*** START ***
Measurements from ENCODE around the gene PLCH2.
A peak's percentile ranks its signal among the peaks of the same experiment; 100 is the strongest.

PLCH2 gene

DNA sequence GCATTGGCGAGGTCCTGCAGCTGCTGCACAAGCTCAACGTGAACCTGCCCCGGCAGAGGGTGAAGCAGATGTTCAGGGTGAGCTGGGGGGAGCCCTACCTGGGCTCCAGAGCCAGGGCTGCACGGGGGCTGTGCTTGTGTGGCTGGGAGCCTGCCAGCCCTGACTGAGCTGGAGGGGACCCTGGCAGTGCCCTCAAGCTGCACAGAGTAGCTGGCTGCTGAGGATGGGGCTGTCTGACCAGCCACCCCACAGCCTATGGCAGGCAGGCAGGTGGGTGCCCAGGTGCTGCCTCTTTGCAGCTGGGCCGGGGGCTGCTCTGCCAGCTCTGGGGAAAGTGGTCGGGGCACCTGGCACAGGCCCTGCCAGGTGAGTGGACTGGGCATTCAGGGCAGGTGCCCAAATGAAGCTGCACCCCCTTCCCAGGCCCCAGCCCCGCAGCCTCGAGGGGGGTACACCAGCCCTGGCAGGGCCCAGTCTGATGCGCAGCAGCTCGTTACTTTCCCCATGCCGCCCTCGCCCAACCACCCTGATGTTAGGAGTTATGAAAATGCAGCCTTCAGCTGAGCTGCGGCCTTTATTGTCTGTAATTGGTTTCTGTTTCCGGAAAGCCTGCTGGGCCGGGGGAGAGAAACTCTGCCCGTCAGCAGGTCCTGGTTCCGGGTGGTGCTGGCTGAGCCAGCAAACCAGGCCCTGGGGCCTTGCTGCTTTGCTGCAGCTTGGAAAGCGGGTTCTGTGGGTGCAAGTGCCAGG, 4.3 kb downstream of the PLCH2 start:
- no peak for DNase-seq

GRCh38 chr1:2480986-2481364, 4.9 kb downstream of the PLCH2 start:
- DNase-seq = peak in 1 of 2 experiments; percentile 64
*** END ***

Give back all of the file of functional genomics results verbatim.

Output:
Measurements from ENCODE around the gene PLCH2.
A peak's percentile ranks its signal among the peaks of the same experiment; 100 is the strongest.

PLCH2 gene

DNA sequence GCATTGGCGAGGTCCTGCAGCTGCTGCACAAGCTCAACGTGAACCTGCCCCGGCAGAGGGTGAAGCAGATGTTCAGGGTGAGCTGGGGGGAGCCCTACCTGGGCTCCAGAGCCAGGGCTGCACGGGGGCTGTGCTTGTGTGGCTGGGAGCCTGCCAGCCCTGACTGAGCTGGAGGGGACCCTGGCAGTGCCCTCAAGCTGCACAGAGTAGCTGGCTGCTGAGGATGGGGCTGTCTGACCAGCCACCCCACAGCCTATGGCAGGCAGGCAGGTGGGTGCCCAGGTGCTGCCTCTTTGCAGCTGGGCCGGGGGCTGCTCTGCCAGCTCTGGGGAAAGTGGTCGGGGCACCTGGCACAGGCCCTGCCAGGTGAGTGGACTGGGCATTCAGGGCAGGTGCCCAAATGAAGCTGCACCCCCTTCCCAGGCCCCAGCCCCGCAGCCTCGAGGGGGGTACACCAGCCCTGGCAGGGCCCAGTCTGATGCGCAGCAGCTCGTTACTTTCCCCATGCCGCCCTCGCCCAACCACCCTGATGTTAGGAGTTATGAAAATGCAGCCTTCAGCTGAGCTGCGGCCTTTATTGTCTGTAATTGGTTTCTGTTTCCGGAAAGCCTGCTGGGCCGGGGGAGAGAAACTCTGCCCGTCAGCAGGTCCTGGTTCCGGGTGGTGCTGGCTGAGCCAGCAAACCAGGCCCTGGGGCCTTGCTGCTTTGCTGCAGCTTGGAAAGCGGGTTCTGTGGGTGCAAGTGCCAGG, 4.3 kb downstream of the PLCH2 start:
- no peak for DNase-seq

GRCh38 chr1:2480986-2481364, 4.9 kb downstream of the PLCH2 start:
- DNase-seq = peak in 1 of 2 experiments; percentile 64